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Turning Up the Volume

The ebb and flow of neuronal activity and sensitivity in different areas of the brain is called neural dynamics. The basic idea is ­simple: different parts of the brain specialize in processing different types of information. Depending on what you’re concentrating on at a given moment, some neurons are very sensitive and others are merely on call.

“You might imagine there are conditions under which you want [certain nerves] to be very sensitive–you’re just trying to detect a dot of light or something barely touching your finger,” says Moore. In those situations, regions of the brain responsible for vision or touch become more sensitive. In other situations, heightened sensitivity is a disadvantage. “You’re at a cocktail party and there’s lots of noise all around. The last thing you want to do is amplify all that noise,” says Moore. “What you really want to do is focus just on one person’s voice.” But when a friend across the room starts calling out your name, you need to regroup and amplify the noise again.

“Neural dynamics are what allow you to be inventive on a moment-to-moment timescale, to see information and act on it,” explains Moore. You’d never be able to stay asleep if you were as attuned to noises as you are when you ride a bike or wait for an important phone call. But it’s crucial to be able to shift back into a waking state in the morning–or when the fire alarm goes off in the middle of the night. These shifts are accomplished as neurons in different areas of the brain become more or less sensitive.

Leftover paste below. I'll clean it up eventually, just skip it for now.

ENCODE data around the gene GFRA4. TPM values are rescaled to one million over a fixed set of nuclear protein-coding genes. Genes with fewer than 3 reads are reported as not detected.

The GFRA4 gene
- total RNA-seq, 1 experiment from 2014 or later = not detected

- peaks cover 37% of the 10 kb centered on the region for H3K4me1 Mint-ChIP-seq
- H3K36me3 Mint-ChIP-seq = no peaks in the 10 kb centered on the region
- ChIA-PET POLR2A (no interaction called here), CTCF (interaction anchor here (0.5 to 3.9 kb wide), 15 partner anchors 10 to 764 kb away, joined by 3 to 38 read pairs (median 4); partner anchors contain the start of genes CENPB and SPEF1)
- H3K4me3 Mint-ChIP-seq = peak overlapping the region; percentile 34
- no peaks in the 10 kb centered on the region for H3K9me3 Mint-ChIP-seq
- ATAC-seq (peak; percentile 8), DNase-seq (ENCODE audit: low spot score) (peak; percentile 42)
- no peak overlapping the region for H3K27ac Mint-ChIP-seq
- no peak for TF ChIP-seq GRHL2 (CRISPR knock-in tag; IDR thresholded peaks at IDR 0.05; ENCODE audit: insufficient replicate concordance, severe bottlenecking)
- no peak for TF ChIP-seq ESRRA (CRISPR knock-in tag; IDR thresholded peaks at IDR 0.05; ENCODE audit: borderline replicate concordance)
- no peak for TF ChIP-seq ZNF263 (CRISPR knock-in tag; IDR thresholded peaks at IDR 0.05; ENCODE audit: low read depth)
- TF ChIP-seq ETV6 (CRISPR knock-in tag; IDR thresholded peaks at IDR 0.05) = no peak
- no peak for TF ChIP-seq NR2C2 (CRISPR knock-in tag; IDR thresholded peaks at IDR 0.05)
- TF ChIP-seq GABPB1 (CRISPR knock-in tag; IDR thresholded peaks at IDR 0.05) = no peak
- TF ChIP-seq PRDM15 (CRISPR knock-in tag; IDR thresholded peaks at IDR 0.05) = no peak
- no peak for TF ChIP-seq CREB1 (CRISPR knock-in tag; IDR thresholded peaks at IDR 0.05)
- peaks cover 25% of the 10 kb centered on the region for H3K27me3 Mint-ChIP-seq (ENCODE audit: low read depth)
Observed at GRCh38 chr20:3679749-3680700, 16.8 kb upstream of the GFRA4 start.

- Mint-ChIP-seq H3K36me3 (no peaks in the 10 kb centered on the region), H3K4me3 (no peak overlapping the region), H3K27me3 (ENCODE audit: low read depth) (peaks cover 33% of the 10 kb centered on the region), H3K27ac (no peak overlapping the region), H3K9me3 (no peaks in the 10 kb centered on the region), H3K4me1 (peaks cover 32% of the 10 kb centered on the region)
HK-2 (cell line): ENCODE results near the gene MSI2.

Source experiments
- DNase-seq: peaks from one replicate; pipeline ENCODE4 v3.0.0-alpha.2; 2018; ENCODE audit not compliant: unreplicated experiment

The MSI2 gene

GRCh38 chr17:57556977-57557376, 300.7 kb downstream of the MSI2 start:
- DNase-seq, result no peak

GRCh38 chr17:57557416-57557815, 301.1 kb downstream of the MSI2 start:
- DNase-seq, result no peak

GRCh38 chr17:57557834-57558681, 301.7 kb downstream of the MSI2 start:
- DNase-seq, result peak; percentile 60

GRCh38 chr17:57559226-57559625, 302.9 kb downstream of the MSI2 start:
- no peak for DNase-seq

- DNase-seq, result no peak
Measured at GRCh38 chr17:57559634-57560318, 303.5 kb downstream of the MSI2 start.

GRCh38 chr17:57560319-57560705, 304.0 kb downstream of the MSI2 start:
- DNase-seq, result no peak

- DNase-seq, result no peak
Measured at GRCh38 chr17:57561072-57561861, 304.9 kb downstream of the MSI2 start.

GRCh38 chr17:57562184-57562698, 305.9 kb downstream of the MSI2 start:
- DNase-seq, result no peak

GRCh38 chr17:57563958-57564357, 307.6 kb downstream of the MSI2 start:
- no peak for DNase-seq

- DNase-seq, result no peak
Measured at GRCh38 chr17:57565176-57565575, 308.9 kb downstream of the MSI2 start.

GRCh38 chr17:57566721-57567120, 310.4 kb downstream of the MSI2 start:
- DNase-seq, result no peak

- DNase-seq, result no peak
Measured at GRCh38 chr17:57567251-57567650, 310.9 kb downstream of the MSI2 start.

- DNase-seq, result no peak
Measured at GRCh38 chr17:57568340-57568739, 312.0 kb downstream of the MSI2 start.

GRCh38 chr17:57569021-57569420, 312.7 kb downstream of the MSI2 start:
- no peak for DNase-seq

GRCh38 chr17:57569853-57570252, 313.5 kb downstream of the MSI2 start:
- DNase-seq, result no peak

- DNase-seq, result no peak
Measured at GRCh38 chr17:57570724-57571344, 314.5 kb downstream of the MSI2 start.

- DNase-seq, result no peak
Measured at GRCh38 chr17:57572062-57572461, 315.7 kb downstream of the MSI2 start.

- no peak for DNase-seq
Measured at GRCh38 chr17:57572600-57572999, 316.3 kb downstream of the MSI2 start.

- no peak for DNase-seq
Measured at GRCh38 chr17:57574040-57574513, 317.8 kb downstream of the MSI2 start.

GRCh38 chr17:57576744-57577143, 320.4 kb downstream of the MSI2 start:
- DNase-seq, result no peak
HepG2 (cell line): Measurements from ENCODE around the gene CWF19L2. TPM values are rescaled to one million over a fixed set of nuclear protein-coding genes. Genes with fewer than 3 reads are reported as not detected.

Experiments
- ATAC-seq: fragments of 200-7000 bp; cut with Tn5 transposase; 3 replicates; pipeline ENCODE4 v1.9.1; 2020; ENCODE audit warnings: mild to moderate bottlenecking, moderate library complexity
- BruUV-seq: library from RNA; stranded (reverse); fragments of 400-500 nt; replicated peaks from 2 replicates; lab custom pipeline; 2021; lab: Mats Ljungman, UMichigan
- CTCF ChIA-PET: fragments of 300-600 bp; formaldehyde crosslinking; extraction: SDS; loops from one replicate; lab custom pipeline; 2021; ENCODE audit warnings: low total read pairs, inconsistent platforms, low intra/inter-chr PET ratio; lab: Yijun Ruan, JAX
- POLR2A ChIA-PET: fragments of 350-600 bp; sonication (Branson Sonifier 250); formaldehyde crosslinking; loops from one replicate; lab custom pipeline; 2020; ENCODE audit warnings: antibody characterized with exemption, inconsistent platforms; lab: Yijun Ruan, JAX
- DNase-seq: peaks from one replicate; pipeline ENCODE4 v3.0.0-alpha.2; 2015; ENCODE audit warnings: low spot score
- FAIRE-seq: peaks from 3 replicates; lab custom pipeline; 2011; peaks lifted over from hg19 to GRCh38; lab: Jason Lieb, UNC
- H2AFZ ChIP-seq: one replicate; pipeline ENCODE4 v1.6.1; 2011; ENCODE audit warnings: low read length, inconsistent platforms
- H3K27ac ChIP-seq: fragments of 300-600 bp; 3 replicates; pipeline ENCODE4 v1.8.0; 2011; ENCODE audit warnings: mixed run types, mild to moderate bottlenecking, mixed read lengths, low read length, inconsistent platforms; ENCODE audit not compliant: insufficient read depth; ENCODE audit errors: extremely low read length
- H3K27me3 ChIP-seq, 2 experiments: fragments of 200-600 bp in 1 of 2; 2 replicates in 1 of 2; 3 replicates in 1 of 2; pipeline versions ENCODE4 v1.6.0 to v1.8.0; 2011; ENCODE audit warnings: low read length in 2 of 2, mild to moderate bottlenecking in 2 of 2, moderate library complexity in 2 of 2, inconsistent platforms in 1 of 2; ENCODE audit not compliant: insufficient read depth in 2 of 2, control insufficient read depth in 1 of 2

Moore studies the neural dynamics of sensory perception, and one of his favored subjects is the ebb and flow of electrical activity among a group of 60,000 neurons in the human cortex. This group processes touch sensations from the tip of the left middle finger. Moore put subjects inside a brain scanner called an MEG, which records electrical activity, and tapped that finger with a mechanical actuator. Subjects were then asked whether they felt anything.

Strangely, sometimes you will be conscious of having been tapped on the finger, and sometimes you won’t–even though the force and timing of the tap are identical. Moore has shown that the difference depends on the electrical ­activity of the 60,000 finger­tip neurons a fraction of a second before the tap occurs. Certain patterns predict sensitivity to the tap, while others are associated with failure to notice it.

What is the source of these differences in sensitivity? That isn’t completely understood, but they’re known not to be random. Moore believes that an increase or decrease in blood flow to the dedicated fingertip neurons might function as a sensitivity dimmer switch that determines whether you feel a tap. That situation is a very simple one–a model system that’s easy to study in the lab–but similar dynamics govern all our thinking and perception.

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Credit: Dana Smith

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